Background on the trade:
Let me be totally frank, I keep my pants on when I trade. Generally anyway. But that’s not what this is really about.
You might recall that a little while ago I went back through all of my losing options trades and started looking for ways to improve. What I found is that by diligently managing risk, I could have had a much greater return by selling naked options rather than vertical spreads. Since doing that review, I’ve been working on a trend following options system for naked options. This is a brief look at where I’m going with the system and it has some overlap with how I trade Iron Condors. Note that what I’m discussing below is riskier than selling vertical spreads and I’m just beginning to trade it so I’ll be tweaking it as I go. This is by no means a comprehensive options trading system; it’s a system in progress.
11-12-13 Sold 1 Jan 2014 IWM 96 Put for a .49 credit. Disclaimer: This is not investment advice or a recommendation to take the same trade.
Sell out of the money options in a systematic, trend following manner. That’s it. The plan is relatively straightforward conceptually and it looks something like this:
- Objectively identify the direction of the trend and only sell options on one side of the market.
- Find low delta options to sell 60-90 days from expiration.
- Manage the trade based on either a trend violation or reaching max loss.
When I trade vertical spreads, I use a daily chart with an average true range trailing stop to identify the trend. For naked options I’m using a weekly chart with a Parabolic SAR, but it shouldn’t matter too much. I have reasons for changing up the indicator, but I’ll save that for another day. The real purpose of a trend indicator is to objectively identify the trend because I only want to sell options on one side of the market. In other words, if the trend is going up I will be short puts. If the trend is going down, I will be short calls.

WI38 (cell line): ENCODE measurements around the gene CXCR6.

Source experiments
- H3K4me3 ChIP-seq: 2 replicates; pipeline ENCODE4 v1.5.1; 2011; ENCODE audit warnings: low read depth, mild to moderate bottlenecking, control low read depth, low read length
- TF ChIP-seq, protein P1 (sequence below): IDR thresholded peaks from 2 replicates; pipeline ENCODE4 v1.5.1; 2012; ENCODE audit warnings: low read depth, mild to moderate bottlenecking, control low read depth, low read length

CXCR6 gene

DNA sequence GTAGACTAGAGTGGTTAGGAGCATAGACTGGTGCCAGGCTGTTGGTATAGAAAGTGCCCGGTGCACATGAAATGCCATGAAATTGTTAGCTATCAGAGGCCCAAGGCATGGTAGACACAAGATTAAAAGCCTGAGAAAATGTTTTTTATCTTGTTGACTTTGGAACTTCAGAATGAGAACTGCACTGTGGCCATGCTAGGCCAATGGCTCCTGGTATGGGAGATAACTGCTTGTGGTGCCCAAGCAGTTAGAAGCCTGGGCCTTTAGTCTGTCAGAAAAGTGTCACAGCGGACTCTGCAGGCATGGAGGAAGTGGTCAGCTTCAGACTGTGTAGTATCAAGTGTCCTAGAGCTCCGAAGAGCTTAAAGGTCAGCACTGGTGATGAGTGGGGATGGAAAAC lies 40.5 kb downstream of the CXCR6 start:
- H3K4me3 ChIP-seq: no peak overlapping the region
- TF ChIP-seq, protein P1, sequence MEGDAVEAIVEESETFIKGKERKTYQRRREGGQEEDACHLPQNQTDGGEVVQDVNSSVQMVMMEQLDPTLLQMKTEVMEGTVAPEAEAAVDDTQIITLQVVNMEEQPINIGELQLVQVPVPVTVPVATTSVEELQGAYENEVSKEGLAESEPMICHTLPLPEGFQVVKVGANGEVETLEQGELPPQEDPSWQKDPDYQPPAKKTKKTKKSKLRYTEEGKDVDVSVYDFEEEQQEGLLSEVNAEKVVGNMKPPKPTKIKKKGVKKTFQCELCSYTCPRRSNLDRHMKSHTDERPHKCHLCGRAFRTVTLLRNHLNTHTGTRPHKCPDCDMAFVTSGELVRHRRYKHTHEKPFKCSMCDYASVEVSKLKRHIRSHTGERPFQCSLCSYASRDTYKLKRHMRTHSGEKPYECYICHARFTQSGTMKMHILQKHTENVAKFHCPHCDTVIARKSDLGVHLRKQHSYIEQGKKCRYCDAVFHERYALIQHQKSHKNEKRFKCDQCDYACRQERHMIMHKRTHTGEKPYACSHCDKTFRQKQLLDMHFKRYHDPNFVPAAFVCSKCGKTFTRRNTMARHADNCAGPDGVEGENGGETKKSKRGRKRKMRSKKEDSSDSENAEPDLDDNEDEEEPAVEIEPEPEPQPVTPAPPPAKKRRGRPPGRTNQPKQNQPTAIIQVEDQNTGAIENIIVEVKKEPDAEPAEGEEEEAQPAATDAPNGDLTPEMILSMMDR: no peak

The image below shows a weekly chart of the Russell 2000 (IWM) with a Parabolic SAR. The Parabolic SAR parameters I’m using are slightly slower than the default parameters. I’m using slower parameters because I want to be able to stay with the trends as long as possible without being whipsawed.
Additionally, I’m using a weekly chart rather than a daily chart because I will be selling the naked options further out of the money. More on that later.
The what and when:
I’ll be selling naked options at around a 10 delta with 60-90 days to expiration. The reason I’m selling a lower delta is that I do not want these options to go in the money. Selling a longer dated, out of the money option gives me a position with a lower delta with a reduced likelihood of being stopped out. Options that are further from the money have a lower delta so if the market moves agains the position it won’t be as immediately painful. However, as the market moves against a position, gamma will kick in and the delta will grow so keeping risk under control is extremely important.
The most I’m willing to lose on any short options trade is what I receive as a credit. For example, the IWM put that was sold for a .49 credit has a maximum loss of about $50. That means I’m closing the trade if it’s suddenly down $50. The hard part of having such a small stop loss is that it makes you want to ride out the position, but staying with losing trades can end very, very badly.
I will leave the door open for myself to roll down the position. If my short delta increases by 6-8 or the position ends up down 60% of the max loss (down $30 in this case), I will roll down and increase my size on the roll down. However, I will only roll down once and I’ll exit if the Parabolic SAR it hit regardless of what is going on.
My goal in the position is to be out in 30 days or so and to buy back the short for a nickel and skip the commission.
The risk graph below shows the short put I sold in the Russell (IWM) yesterday. As of today, the first adjustment point would be hit if IWM makes its way down to 106.65. The Parabolic SAR level is a bit lower at around 103.82 and that would result in a loss of around $80, but as long as the market does not gap down that won’t happen.
If you have questions about what or why I’m doing this, please send me an email on the About page. Lastly, if you enjoy what you’re reading here (and you either hate it or love it if you’ve made it this far), click above to share this on your favorite social media platform. Thanks for reading.